The Darwin Myth is a sometimes irritating but highly relevant, interesting book. Relevant and interesting because of statements like the following: “Darwinism is not a synonym for evolution. Darwinism is a particular approach to the evidence for evolution, a reductionistic, materialistic approach that excludes the Divine on principle.”

Irritating because of overly conciliatory statements such as this: “As for me, I shall always prefer a theory of evolution that can explain so great a man as Charles Darwin.”

Given the harsh, disrespectful tone of many involved in the culture wars, including atheists, scientists and Christians, Wiker’s gentlemanly approach towards Darwin the man seems a most welcome alternative. The author succeeds at cutting through the anti-Darwinian rhetoric. He goes to great pains to show that Darwin was kind and fatherly, sacrificing in the little ways for his friends and family. He nursed the kids when they were sick and, once, passed on for publication an anti-Darwinian article an acquaintance had mailed to him.

This seems a most welcome alternative: In Benjamin Wiker’s attempt to make the entire debate more gentlemanly, he has failed to adequately condemn the coldness in Darwin’s heart towards people he considered beneath him, such as the tribes he met on the Falklands Islands and in South America. It is incumbent on Christians to take a harsh view of the thoughts and also the person behind those thoughts, whatever grandfatherly qualities he may have had.

The Descent of Man contains thoughts like the following: “[T]he civilized races of many will almost certainly exterminate and replace throughout the world the savage races.” Darwin again: “f we do not ‘prevent the reckless, the vicious and otherwise inferior races from increasing at a quicker rate than the better class of men, the nation will retrograde.”

Who cares if Darwin was a kindly father? Darwin and his followers knew their thinking would lead to terrible consequences, which it did. Wiker points out that even many of Darwin’s scientific friends feared the outcome of such harsh, racist thinking. They also opposed Darwin’s assertion that natural selection explained everything — that the process whereby animals (and therefore physically weak humans?) poorly suited to their environment would quickly die, unable to pass on their “defective” genes.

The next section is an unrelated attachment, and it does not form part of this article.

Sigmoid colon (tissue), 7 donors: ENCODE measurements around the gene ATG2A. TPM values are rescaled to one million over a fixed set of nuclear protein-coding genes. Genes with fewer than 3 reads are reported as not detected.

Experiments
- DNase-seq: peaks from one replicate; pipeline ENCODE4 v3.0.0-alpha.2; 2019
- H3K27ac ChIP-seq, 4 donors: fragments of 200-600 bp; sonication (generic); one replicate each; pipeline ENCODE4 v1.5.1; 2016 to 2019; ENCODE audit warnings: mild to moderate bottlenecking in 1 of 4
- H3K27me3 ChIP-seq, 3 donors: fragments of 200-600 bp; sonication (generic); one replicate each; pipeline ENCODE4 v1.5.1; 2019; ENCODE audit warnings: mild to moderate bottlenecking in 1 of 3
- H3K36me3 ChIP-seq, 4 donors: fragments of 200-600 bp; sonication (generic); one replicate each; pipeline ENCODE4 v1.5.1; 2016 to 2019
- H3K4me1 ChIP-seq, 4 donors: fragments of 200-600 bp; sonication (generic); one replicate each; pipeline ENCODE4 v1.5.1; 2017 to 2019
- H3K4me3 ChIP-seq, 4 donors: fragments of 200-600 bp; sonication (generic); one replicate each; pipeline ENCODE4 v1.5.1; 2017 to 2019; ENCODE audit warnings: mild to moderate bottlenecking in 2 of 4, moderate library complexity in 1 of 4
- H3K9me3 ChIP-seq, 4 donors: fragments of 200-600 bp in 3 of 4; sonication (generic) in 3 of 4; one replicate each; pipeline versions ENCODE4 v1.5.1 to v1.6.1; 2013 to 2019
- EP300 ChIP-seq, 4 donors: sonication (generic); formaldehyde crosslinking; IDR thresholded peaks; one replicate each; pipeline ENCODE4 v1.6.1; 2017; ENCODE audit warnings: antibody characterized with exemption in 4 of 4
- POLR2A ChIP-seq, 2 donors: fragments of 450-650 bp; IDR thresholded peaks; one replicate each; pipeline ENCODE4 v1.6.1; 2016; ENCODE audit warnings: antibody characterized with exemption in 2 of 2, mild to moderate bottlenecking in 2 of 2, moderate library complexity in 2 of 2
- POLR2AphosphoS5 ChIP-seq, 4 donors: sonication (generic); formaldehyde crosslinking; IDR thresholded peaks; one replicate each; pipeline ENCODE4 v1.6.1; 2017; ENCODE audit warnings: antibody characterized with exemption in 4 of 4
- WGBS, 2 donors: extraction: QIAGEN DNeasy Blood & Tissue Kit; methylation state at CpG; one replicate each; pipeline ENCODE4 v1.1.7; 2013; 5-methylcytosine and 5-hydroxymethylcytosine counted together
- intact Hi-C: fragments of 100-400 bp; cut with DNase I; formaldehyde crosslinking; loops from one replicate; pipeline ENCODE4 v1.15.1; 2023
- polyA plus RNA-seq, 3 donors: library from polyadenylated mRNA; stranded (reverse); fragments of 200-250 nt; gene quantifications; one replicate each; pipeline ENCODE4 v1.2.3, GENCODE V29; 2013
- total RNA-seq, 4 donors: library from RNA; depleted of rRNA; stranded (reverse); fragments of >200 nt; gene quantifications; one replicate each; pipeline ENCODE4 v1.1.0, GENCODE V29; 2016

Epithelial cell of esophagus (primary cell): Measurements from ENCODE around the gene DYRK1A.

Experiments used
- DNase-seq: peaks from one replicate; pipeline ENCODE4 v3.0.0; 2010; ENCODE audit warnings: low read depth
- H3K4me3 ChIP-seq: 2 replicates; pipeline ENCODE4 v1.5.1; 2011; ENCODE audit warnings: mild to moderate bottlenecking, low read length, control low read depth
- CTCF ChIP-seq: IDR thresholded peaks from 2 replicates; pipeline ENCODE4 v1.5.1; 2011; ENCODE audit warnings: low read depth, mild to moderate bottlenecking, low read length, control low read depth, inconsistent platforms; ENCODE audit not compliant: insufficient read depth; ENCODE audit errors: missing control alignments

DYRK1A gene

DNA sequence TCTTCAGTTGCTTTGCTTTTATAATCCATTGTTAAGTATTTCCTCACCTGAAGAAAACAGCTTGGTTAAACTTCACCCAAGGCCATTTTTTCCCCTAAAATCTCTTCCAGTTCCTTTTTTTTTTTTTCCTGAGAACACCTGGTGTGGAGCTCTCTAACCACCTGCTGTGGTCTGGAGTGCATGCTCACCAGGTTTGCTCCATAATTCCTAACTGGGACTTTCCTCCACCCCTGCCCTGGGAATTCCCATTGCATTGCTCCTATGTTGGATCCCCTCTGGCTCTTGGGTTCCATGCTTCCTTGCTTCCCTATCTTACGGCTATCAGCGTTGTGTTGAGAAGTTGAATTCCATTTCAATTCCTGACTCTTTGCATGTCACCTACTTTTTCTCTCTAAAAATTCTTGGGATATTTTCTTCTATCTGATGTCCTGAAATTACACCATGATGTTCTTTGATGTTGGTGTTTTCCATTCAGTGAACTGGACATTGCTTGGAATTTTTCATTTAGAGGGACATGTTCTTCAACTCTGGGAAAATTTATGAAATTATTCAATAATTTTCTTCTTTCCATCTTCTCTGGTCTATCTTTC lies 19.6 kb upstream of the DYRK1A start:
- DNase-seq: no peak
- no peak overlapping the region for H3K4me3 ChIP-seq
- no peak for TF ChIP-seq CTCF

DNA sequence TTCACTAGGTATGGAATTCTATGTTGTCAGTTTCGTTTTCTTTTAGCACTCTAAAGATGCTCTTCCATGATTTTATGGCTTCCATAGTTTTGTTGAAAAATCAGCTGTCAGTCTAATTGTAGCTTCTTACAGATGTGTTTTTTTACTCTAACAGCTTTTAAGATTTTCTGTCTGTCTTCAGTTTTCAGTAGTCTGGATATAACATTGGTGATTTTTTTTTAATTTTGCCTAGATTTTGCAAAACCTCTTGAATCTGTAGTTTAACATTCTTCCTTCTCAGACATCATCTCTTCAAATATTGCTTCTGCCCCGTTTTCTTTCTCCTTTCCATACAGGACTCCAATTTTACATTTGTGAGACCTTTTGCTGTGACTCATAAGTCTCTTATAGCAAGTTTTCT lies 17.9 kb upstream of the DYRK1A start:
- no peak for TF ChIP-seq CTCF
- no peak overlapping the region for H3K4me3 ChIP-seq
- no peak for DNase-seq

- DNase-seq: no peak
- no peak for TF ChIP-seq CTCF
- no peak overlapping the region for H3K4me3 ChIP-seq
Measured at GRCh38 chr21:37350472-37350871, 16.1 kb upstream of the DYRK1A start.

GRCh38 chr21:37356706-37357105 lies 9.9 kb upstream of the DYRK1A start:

One of the many strengths of The Darwin Myth is the carefully constructed portrayal of how Darwin wanted desperately to keep God out of the picture. Rather than starting as a religious thinker who gradually grew out of his superstitious beliefs and came to understand the scientific basis of reality, which is how Darwin and his followers have often portrayed his development, Darwin started out with deep-seated antipathy to religion. His grandfather had written an account of nature based on evolution. Several generations of the Darwins were evolutionists and atheists/agnostics.

In other words, Darwin set out from the beginning to formulate an account of evolution that left God out. This is the real thesis of Wiker, and rather than repeatedly digressing to Darwin’s vocation as a father and friend, The Darwin Myth, an otherwise skillfully written book, could have been harder hitting here. Darwinians believe that their account of evolution — the godless account — is the only scientific account. Wiker takes us in a few steps towards other options. Leaving God out of the theory of evolution is not a scientific but a philosophical and theological matter. Scientists have no right to exclude God automatically from creation.

Brian Welter writes from Saskatoon, Saskatchewan.

The Darwin Myth

The Life and Lies of Charles Darwin

By Benjamin Wiker

Regnery Publishing, 2009

196 pages, $27.95

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